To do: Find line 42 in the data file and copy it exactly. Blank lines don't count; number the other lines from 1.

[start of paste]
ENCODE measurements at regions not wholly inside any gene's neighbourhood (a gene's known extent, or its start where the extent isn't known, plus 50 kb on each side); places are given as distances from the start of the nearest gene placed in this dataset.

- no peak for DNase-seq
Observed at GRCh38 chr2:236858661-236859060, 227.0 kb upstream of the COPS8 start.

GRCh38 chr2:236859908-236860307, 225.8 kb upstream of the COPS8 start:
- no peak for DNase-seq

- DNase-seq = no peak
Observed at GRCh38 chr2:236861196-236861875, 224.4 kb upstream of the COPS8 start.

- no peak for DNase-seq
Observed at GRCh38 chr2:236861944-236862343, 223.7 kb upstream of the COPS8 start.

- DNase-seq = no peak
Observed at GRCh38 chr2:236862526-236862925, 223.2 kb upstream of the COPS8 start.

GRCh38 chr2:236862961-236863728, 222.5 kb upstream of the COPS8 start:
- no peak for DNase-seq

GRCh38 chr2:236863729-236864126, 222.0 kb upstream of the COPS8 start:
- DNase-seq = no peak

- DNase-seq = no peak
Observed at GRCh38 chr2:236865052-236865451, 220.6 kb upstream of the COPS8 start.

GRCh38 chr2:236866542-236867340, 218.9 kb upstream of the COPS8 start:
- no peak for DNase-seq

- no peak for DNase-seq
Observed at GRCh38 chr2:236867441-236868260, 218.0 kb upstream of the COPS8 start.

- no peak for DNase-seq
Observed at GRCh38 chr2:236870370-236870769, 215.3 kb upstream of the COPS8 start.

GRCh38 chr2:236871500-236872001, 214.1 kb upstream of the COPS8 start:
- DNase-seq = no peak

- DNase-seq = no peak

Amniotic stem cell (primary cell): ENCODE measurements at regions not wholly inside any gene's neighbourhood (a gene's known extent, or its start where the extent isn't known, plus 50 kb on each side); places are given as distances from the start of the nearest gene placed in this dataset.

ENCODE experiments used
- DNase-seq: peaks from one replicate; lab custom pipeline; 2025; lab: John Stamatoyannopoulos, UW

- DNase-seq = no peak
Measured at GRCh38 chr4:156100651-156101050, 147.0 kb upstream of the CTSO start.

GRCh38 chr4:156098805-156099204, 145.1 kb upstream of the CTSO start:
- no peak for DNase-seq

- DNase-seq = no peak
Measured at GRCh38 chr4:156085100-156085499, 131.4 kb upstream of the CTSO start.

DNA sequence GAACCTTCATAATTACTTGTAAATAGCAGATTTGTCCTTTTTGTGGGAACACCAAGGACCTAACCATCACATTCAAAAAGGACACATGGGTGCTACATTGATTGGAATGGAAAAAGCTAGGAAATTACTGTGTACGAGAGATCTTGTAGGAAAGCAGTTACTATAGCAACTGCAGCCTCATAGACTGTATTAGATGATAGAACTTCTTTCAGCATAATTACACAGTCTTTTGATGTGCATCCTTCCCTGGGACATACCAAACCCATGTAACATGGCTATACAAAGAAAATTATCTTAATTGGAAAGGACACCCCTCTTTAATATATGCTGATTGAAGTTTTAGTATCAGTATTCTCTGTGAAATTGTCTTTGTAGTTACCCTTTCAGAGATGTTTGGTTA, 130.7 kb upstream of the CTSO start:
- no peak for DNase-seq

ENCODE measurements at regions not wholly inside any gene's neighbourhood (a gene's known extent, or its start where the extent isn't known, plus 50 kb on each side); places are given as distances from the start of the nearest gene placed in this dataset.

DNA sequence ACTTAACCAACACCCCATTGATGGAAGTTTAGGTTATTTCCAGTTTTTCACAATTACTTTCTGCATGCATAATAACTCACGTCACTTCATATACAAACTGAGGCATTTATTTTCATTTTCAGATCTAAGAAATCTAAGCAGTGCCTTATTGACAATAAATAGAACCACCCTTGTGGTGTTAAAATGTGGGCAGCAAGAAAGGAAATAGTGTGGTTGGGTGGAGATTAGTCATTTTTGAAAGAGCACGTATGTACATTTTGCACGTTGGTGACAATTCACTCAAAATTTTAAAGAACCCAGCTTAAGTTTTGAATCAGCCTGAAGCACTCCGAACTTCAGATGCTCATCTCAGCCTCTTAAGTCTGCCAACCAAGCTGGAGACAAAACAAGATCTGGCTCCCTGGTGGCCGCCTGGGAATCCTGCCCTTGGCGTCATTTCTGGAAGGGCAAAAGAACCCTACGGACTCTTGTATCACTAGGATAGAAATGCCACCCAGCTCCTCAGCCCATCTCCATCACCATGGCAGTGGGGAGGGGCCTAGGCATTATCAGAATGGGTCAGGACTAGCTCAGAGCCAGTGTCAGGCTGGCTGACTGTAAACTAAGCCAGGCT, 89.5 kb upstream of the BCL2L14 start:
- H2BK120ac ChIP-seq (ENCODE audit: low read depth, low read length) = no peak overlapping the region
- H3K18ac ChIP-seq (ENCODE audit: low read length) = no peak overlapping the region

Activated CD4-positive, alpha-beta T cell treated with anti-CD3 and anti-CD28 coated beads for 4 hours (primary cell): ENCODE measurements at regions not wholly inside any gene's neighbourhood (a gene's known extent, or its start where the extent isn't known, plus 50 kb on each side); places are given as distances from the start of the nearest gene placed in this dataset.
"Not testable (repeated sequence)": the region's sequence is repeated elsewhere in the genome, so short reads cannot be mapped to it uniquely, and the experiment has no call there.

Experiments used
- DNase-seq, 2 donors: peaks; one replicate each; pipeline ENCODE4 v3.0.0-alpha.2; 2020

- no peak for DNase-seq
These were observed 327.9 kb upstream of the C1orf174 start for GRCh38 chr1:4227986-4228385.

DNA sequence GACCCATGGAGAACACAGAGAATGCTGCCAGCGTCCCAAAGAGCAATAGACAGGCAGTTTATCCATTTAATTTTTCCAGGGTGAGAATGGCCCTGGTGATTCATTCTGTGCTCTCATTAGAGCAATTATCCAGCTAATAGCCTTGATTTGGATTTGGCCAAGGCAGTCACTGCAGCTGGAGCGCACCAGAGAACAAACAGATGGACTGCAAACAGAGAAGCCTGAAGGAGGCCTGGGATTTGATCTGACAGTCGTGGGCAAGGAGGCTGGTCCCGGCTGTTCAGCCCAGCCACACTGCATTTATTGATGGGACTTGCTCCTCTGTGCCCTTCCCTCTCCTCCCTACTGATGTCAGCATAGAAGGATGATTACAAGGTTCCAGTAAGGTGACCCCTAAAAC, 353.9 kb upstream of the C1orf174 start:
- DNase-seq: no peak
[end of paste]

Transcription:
Activated CD4-positive, alpha-beta T cell treated with anti-CD3 and anti-CD28 coated beads for 4 hours (primary cell): ENCODE measurements at regions not wholly inside any gene's neighbourhood (a gene's known extent, or its start where the extent isn't known, plus 50 kb on each side); places are given as distances from the start of the nearest gene placed in this dataset.